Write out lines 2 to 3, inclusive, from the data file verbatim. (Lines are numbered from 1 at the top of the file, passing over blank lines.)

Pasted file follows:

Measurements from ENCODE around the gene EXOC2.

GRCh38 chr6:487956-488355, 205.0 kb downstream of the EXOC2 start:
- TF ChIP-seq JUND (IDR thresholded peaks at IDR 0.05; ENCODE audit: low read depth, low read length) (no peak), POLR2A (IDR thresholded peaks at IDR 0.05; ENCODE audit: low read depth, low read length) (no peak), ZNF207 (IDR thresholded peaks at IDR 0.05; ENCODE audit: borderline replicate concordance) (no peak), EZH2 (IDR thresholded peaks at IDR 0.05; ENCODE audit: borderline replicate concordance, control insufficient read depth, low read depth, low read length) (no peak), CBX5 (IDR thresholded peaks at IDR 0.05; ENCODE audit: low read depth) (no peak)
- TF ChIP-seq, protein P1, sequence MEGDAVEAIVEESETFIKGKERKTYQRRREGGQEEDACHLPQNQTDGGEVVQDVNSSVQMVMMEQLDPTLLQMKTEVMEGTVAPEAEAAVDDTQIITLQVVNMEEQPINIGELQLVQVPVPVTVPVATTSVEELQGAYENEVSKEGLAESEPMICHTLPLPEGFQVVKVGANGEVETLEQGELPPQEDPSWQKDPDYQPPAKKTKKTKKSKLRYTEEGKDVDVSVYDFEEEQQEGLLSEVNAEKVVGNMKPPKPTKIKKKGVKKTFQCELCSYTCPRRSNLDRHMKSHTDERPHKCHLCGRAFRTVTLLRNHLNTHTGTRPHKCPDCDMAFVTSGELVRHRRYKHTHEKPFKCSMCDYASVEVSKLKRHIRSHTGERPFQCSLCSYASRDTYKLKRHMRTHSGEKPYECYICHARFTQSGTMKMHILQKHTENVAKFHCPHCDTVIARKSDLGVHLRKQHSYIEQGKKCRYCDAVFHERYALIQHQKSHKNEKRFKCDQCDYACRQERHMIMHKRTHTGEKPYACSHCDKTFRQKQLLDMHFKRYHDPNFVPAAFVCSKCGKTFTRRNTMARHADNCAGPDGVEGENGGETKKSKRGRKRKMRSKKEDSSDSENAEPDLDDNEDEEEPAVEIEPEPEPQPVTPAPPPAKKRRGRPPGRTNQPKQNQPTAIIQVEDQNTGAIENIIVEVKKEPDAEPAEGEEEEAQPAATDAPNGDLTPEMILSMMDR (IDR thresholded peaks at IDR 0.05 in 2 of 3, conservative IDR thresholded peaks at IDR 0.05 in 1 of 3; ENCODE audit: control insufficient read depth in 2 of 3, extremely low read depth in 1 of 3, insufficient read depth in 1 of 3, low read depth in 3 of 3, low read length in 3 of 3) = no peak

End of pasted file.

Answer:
GRCh38 chr6:487956-488355, 205.0 kb downstream of the EXOC2 start:
- TF ChIP-seq JUND (IDR thresholded peaks at IDR 0.05; ENCODE audit: low read depth, low read length) (no peak), POLR2A (IDR thresholded peaks at IDR 0.05; ENCODE audit: low read depth, low read length) (no peak), ZNF207 (IDR thresholded peaks at IDR 0.05; ENCODE audit: borderline replicate concordance) (no peak), EZH2 (IDR thresholded peaks at IDR 0.05; ENCODE audit: borderline replicate concordance, control insufficient read depth, low read depth, low read length) (no peak), CBX5 (IDR thresholded peaks at IDR 0.05; ENCODE audit: low read depth) (no peak)